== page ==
When hunting deer, the most ideal shot is behind the shoulder through the lungs and heart. The reason for this is because of:

  • A larger target
  • Less likely chance for the projectile to deflect from bone
  • More likely chance of damaging vitals for a kill shot.

The same rule applies to rabbits. The skull is thicker and stronger than the bones in the shoulder and ribs.

Therefore, the skull can deflect the pellets from an air rifle, even at close range or larger pellets.

This is not only likely to cause wound loss, but the pellet can ricochet and cause damage elsewhere (although unlikely).

Which pellet is best for rabbit hunting?

The .22 air pellet is considered the best pellet for hunting rabbits.

The pellets of these calibers can produce cleaner kills because they do not penetrate as deeply as .177 air pellets but produce more energy upon delivery.

In addition, hunters should note that the muzzle velocity of their air rifle is very dependent on the pellet brand and type.

Many brands produce better projectiles and muzzle velocities than others.

In many situations, the best pellet brands may need to be determined through trial and error.

For example, an air rifle that produces a muzzle velocity of 1000 feet per second can produce a muzzle velocity as high as 1250 feet per second with a certain pellet brand.

Types of Pellets

pile of flat tip pellets on a flat surface

There are as many types of pellets to try for different purposes.


These pellets are primarily for close range. They are precise and tend to provide the maximum muzzle velocity expected from these pellets.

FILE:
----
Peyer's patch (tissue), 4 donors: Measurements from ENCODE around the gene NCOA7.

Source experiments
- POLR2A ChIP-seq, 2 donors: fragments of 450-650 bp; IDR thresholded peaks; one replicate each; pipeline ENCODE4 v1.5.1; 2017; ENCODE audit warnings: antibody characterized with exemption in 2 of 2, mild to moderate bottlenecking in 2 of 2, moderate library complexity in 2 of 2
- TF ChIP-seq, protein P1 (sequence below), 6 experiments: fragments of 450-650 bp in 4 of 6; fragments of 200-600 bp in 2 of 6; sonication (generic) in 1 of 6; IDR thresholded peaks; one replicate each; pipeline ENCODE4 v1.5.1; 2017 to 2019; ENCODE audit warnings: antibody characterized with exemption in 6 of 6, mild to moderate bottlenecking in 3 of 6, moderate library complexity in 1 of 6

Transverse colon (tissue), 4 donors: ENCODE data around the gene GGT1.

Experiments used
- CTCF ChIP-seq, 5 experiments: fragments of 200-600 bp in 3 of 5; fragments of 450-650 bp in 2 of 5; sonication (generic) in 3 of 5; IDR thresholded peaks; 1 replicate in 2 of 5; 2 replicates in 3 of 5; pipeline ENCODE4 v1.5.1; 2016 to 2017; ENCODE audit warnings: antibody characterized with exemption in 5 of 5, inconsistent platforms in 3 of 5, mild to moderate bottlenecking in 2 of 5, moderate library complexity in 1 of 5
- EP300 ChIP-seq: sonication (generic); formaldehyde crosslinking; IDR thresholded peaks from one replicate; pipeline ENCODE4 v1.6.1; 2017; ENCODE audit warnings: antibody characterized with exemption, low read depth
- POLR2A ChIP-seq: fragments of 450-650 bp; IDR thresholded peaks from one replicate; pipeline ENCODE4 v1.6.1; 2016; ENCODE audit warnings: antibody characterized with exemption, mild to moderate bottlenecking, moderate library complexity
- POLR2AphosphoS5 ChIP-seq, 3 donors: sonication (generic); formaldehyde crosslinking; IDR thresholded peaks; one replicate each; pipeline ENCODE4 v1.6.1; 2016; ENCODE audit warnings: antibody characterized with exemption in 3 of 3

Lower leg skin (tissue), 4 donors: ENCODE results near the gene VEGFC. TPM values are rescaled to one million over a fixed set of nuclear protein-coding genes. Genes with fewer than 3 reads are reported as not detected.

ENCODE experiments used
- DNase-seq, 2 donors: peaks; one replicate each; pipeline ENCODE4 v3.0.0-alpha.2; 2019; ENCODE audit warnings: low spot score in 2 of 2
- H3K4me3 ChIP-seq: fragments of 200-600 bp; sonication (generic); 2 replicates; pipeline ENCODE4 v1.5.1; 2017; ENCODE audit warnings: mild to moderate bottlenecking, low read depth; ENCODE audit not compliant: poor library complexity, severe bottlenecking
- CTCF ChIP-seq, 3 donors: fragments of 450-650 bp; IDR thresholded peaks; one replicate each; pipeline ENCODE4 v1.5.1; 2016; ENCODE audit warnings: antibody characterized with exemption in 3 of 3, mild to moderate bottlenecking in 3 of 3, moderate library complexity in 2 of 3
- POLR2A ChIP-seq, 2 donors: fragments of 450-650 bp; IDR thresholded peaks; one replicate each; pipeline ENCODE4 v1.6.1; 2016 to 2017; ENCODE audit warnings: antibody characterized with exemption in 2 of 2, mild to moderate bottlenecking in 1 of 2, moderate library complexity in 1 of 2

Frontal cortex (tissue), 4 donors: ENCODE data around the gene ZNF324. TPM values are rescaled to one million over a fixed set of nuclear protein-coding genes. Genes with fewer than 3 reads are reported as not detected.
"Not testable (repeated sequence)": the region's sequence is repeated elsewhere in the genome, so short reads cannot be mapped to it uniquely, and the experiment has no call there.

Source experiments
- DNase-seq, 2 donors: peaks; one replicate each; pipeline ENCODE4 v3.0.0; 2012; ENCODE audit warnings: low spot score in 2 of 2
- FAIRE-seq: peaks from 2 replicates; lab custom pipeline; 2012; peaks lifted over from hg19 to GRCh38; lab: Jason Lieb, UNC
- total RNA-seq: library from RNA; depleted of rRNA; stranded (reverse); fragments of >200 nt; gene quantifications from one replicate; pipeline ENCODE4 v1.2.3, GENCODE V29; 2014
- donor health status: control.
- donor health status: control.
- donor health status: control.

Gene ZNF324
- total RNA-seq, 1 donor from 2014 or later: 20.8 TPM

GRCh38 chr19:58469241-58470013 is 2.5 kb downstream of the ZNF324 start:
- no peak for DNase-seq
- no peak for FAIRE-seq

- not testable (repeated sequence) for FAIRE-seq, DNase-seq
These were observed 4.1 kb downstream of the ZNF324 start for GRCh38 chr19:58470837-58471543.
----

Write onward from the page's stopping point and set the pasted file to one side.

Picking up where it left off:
However, their shape makes them lose velocity and accuracy over long distances. Hunters can choose these pellets if they do not want the pellets to penetrate through fully and provide for cleaner kills.


Excellent all-around pellet. They tend to have the highest distance and accuracy, especially in windy weather.


Increased penetration capabilities and accuracy. Less distance than domed pellets.

Hollow point

Reduces over-penetration and increases energy transferred to the target for maximum damage. They tend to lack damage at longer ranges though. These will require effort to remove from a rabbit.

Round balls

Can be used in most air rifles. However, they do not produce much damage to game.

The best brand and type of pellet depends significantly on the hunter’s air rifle, and whether they want to hunt close range or long range.


Rabbits are one of the most popular types of game in the world. In addition, they can be easily hunted with the right air rifles, which significantly increases flexibility in what the hunter can do.

Hunters can pick the best rifles to use for their game. However, they should note local ordinances for their choice of weapon.


Colby has been involved in the outdoors for over 30 years. Part of his problem is that instead of focusing on one specific outdoor hobby he spreads his time over a multitude of outdoor adventures. This has provided him the opportunity to have varied experiences across a broad spectrum of outdoor activities. Jack Outdoors has provided him an outlet to share the things he has learned as well as his successes and failures.